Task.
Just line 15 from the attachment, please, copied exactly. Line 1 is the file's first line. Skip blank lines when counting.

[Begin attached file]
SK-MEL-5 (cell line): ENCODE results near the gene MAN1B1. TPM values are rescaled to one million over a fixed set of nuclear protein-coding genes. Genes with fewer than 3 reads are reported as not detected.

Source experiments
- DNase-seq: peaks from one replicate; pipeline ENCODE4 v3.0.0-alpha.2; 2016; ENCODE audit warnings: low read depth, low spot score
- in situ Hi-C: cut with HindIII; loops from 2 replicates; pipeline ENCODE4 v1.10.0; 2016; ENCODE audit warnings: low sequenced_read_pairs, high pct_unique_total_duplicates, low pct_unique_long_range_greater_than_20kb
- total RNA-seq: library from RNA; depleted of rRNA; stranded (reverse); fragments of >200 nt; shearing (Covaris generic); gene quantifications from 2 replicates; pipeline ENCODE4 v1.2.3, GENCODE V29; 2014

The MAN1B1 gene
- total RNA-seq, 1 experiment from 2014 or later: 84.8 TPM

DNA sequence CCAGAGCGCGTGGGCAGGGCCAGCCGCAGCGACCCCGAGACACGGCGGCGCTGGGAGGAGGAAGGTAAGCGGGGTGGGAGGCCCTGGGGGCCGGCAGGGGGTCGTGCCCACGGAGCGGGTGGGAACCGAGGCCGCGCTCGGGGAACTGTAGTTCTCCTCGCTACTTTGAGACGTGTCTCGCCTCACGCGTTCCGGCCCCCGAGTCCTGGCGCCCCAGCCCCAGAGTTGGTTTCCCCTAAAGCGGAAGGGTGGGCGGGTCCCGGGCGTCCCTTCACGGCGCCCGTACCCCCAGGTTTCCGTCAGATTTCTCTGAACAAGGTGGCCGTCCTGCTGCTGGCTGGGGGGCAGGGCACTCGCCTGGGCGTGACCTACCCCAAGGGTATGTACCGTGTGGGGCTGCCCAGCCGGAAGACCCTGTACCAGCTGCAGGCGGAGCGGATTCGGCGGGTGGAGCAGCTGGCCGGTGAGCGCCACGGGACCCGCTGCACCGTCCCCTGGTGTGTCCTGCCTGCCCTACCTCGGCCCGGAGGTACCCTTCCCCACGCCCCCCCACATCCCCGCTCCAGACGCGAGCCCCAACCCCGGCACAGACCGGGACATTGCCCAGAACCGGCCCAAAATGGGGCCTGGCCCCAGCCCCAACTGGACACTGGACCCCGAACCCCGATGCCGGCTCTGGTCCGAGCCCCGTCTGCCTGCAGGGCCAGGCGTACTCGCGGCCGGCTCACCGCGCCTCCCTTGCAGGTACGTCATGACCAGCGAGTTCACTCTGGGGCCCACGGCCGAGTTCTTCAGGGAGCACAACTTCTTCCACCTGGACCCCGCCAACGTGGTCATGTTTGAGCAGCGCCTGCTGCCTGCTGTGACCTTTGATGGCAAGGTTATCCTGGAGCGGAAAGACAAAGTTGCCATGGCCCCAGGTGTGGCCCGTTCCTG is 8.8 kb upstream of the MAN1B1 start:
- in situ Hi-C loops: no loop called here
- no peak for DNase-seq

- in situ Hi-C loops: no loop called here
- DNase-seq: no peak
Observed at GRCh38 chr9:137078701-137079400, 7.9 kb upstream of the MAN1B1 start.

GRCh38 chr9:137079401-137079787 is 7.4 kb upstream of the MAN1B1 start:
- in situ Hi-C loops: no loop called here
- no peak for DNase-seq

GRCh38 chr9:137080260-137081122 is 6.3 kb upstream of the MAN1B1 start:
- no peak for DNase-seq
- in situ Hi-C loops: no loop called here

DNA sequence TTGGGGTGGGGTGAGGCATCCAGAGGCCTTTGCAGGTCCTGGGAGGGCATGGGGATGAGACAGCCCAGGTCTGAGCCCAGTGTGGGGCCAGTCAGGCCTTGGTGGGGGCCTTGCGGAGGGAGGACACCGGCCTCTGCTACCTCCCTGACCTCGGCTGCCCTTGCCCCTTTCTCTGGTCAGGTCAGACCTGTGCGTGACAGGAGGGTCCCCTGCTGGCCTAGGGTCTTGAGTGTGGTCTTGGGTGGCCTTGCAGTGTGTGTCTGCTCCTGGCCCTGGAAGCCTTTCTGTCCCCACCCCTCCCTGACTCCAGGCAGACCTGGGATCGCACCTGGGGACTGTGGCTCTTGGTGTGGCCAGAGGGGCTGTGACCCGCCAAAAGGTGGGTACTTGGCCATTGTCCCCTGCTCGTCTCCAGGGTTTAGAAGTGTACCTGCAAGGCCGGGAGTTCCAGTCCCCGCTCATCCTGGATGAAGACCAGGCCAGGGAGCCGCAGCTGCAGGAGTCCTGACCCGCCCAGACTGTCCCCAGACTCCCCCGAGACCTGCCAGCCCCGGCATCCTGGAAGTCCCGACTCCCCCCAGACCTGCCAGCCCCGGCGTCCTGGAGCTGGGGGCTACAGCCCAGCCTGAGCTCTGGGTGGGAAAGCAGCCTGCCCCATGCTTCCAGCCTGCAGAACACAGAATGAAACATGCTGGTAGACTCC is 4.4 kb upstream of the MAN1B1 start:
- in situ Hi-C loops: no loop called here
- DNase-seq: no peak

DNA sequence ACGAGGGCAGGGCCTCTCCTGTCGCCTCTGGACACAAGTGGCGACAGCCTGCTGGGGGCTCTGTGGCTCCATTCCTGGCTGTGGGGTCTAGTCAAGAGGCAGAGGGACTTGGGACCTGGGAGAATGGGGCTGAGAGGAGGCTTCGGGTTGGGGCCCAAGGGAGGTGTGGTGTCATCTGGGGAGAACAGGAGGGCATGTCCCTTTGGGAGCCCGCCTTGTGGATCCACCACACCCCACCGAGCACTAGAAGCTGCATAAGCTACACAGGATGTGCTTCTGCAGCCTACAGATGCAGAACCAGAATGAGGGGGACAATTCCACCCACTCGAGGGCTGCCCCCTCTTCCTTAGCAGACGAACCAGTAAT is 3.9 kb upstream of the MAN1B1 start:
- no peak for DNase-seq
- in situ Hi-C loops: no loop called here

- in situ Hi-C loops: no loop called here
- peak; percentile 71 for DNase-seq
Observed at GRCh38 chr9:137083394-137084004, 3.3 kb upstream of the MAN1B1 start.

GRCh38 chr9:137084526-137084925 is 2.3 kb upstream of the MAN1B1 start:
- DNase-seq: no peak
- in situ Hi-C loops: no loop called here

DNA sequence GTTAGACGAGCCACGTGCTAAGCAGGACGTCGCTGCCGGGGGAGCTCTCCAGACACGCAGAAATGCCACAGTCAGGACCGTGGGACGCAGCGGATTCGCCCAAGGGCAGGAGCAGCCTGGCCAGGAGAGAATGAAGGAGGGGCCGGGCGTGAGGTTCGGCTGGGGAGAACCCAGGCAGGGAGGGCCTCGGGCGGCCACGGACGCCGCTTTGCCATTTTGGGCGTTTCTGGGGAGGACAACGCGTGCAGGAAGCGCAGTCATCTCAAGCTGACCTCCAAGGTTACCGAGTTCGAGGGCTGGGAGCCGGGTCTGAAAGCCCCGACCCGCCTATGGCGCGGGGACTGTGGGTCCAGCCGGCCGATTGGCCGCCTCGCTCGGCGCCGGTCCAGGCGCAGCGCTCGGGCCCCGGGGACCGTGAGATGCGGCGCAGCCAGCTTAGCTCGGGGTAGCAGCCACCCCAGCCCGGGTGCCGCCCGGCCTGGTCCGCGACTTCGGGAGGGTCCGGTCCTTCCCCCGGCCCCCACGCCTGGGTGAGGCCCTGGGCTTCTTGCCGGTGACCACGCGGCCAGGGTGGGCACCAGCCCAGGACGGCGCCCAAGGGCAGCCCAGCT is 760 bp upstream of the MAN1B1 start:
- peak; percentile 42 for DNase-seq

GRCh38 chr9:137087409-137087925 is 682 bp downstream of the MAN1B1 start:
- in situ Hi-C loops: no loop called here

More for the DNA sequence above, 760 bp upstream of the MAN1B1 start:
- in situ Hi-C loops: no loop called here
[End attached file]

- in situ Hi-C loops: no loop called here